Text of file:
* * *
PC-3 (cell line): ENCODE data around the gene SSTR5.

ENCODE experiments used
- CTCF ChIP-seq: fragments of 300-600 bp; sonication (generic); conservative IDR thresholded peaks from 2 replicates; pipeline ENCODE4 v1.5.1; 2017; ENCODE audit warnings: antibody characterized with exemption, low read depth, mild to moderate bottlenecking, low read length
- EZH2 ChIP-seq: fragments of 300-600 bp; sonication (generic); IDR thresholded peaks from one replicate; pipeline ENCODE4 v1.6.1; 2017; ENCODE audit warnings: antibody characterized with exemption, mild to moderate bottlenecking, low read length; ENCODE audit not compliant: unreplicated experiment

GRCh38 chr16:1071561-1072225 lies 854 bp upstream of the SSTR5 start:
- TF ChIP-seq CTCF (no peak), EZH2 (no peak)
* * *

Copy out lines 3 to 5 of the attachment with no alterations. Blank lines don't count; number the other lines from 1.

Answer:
- CTCF ChIP-seq: fragments of 300-600 bp; sonication (generic); conservative IDR thresholded peaks from 2 replicates; pipeline ENCODE4 v1.5.1; 2017; ENCODE audit warnings: antibody characterized with exemption, low read depth, mild to moderate bottlenecking, low read length
- EZH2 ChIP-seq: fragments of 300-600 bp; sonication (generic); IDR thresholded peaks from one replicate; pipeline ENCODE4 v1.6.1; 2017; ENCODE audit warnings: antibody characterized with exemption, mild to moderate bottlenecking, low read length; ENCODE audit not compliant: unreplicated experiment

GRCh38 chr16:1071561-1072225 lies 854 bp upstream of the SSTR5 start: